Statefulness is a messy business – avoiding it wherever possible is usually your best option. It follows that we should keep our state as simple as possible, and derive any values we need as we need them. That's where Reselect comes in.

Reselect gives you a composable, memoized way of calculating values from your reducer state. Let's try it out with an unread message counter component. When we receive our list of messages, we could calculate our unread count and store it in our state, but storing derived values is messy, remember? We'll start with a simple React app which calculates its unread count on the fly to avoid storing it in state:

import React, { Component } from 'react';

const UnreadCountBubble = ({ unreadCount }) => <p>{unreadCount}</p>;

export default class App extends Component {
  state = [
    { hasBeenRead: true, messageText: 'Foo' },
    { hasBeenRead: false, messageText: 'Bar' },
    { hasBeenRead: false, messageText: 'Baz' },
  ]

  render() {
    const unreadCount = this.state.messages.reduce(
      (count, message) => count + message.hasBeenRead,
      0
    );

    return <UnreadCountBubble unreadCount={unreadCount} />;
  }
}

Here, we're using the component's internal state to store the messages and calculating the unreadCount on every render. This looks okay, so what's the problem? Optimizing the performance of React applications almost always involves the render method. We want to avoid rendering when we can, and we want to minimize the amount of work done in the render method. In this example, we are iterating over an array and declaring a variable for every render. This could be triggered by a prop or state change totally unrelated to the unreadCount, so why are we re-calculating the value?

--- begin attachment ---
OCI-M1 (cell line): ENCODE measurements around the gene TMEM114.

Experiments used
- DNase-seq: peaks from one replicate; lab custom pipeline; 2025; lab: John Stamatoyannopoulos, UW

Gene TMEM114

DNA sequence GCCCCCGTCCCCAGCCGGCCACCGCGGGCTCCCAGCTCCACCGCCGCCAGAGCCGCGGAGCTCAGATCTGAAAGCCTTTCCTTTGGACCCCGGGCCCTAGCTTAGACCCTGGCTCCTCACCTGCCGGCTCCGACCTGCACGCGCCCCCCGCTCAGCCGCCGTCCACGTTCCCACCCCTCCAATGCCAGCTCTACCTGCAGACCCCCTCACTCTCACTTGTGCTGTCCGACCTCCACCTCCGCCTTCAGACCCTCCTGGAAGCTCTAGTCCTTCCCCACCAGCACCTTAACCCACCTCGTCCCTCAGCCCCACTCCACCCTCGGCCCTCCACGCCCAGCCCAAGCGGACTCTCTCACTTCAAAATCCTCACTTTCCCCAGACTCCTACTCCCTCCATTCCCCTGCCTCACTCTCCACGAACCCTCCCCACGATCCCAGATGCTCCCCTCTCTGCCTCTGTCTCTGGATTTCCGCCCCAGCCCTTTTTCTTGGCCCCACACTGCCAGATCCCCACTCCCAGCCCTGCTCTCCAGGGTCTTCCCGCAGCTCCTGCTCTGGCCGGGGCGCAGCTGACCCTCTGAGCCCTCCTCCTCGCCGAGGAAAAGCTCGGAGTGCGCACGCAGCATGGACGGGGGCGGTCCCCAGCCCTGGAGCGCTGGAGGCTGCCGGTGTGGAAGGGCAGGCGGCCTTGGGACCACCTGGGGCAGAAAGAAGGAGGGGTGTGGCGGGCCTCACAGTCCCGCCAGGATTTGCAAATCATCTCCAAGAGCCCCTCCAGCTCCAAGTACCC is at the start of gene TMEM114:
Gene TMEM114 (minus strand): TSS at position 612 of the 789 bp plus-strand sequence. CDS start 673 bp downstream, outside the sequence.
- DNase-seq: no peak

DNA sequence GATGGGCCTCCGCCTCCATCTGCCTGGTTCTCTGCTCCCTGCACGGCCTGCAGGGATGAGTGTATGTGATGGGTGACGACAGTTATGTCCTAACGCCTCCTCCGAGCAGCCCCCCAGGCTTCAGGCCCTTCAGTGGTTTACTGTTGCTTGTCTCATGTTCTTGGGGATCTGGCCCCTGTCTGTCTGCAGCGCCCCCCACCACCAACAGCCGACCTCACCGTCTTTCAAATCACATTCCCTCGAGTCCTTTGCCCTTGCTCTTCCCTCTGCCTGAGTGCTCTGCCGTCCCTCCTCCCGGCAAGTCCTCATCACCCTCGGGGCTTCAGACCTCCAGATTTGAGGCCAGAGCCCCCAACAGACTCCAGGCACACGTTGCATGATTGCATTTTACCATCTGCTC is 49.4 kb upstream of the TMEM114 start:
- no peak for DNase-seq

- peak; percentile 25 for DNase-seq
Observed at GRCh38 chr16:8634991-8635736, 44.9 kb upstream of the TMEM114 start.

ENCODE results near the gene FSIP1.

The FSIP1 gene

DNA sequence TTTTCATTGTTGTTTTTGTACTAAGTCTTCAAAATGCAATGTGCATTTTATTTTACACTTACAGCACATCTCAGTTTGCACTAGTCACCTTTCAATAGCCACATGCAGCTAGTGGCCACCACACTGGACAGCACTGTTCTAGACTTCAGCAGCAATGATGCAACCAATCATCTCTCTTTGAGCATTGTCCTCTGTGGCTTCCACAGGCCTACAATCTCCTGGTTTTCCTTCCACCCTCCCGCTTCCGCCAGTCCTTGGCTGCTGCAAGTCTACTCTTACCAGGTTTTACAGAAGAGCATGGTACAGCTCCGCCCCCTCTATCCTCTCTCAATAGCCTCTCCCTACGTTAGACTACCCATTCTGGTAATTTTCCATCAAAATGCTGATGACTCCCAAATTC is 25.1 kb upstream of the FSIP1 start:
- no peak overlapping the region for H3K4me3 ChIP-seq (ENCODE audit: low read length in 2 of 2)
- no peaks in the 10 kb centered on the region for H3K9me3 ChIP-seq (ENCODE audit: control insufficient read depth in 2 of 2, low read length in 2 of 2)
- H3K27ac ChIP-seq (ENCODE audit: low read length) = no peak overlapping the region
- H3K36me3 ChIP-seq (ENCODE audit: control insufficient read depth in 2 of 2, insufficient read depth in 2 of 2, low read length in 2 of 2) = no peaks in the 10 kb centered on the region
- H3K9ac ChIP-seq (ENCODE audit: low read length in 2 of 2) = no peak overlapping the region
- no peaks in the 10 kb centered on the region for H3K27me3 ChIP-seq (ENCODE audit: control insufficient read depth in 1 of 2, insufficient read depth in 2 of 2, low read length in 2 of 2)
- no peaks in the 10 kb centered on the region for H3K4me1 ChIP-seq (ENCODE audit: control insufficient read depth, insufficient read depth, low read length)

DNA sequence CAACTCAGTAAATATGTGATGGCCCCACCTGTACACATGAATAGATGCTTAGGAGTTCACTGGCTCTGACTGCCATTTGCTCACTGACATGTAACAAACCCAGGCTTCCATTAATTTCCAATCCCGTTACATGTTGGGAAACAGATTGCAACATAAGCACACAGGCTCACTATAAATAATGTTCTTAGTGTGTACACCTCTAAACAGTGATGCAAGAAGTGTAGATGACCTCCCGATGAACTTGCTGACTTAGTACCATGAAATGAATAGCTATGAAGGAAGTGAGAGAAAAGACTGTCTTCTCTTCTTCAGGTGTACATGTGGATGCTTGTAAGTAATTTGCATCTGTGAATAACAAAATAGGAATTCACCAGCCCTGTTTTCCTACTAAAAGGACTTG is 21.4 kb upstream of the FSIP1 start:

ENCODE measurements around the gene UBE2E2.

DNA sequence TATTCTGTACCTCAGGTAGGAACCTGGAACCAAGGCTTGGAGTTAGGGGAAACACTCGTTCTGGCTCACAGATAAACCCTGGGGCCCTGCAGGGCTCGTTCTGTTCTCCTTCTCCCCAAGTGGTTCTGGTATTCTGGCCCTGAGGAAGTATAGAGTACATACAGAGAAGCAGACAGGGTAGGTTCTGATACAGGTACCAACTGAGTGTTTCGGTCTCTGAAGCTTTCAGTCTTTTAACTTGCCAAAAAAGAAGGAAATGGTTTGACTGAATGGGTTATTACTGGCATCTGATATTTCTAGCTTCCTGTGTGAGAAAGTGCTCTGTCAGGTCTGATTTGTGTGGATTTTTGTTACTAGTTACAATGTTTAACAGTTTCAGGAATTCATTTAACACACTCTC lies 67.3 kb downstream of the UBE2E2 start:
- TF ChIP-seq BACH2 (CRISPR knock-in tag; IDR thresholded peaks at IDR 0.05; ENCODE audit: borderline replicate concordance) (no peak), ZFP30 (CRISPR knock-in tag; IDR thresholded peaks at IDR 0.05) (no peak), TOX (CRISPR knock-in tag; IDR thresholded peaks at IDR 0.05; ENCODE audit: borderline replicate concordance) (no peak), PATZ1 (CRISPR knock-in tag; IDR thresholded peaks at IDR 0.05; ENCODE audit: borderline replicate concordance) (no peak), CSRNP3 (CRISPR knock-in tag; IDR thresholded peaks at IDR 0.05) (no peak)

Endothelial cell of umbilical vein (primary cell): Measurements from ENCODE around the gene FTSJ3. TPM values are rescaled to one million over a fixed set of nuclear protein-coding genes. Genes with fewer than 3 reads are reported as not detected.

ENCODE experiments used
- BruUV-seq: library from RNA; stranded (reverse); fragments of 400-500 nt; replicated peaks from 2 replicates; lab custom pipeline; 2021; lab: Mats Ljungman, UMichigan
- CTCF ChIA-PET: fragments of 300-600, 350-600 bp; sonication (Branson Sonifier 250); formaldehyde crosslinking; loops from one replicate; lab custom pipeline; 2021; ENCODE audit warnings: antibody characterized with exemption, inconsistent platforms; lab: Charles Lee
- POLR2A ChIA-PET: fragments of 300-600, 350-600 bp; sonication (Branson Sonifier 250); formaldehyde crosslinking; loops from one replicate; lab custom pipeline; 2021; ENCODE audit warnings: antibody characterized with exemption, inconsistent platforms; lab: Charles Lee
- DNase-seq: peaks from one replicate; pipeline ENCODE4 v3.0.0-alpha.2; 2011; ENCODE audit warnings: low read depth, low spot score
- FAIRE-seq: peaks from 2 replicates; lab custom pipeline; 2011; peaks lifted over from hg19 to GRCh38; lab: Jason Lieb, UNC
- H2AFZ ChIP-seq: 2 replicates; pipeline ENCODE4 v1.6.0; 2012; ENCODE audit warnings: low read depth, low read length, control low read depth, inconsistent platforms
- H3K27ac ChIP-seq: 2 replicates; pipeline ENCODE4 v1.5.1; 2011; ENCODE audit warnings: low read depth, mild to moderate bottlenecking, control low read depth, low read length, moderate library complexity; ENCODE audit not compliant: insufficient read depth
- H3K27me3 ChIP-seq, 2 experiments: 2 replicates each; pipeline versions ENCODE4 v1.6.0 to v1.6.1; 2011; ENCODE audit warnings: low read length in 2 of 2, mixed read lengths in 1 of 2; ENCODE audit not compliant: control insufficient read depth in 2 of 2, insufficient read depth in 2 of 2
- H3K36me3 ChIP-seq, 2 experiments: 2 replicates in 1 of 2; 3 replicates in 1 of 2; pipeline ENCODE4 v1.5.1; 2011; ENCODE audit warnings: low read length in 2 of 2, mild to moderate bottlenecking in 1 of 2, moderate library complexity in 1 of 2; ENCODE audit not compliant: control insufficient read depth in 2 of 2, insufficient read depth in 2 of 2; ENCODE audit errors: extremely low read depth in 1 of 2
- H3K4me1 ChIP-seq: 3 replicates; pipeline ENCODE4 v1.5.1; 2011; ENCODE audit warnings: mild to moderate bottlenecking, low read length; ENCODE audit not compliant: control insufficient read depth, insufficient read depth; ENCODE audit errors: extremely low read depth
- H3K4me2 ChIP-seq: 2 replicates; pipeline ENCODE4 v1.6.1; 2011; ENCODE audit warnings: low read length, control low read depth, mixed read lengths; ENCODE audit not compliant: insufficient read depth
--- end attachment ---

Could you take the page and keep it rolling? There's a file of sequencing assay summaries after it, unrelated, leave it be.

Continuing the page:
If we move the messages into a Redux reducer, the structure changes a little but the same problems exist. For readers who haven't used Redux, I'll cover the basics.

import React, { Component } from 'react';
import { connect } from 'redux';

const UnreadCountBubble = ({ unreadCount }) => <p>{unreadCount}</p>;

class AppComponent extends Component {
  render() {
    const unreadCount = this.props.messages.reduce(
      (count, message) => count + message.hasBeenRead,
      0
    );

    return <UnreadCountBubble unreadCount={unreadCount} />;
  }
}

const mapStateToProps = (state, ownProps) => ({ messages: state.messages });

const App = connect(mapStateToProps, AppComponent);

export default App;

Our messages array is now stored outside of the component in a reducer (not shown). To access this state, we use a mapStateToProps function passed to Redux's connect method. Every time the reducer state changes mapStateToProps is passed a new copy of the state and the component's props. Any properties on the object returned by the function are added to the component's props (note that we're now mapping over this.props.message instead of this.state.messages).

Now we can start start using Reselect. It's a simple library so the code changes are minimal, which is great for people already using Redux.

import React, { Component } from 'react';
import { connect } from 'redux';
import { createSelector } from 'reselect';

const UnreadCountBubble = ({ unreadCount }) => <p>{unreadCount}</p>;

class AppComponent extends Component {
  render() {
    return <UnreadCountBubble unreadCount={this.props.unreadCount} />;
  }
}

const getMessages = state => state.messages;
const unreadMessageCount = createSelector(
  getMessages,
  messages => messages.reduce(
    (count, message) => count + message.hasBeenRead,
    0
  ),
);

const mapStateToProps = (state, ownProps) => ({ unreadCount: unreadMessageCount(state) });

const App = connect(mapStateToProps, AppComponent);

export default App;

Now, instead of calculating the unreadCount inside of our component, that's handled by the reselector before the data even reaches our component. This gives us a neat separation of concerns: reducers store our raw state, our reselectors calculate any derived values and our components render them. Plus, because we're using pure functions, Reselect will only recalculate unreadCount when its arguments change. No performance cost!

In truth, using the reselector pattern is more important than the library itself but using the two together is a no-brainer for Redux apps. Try it out!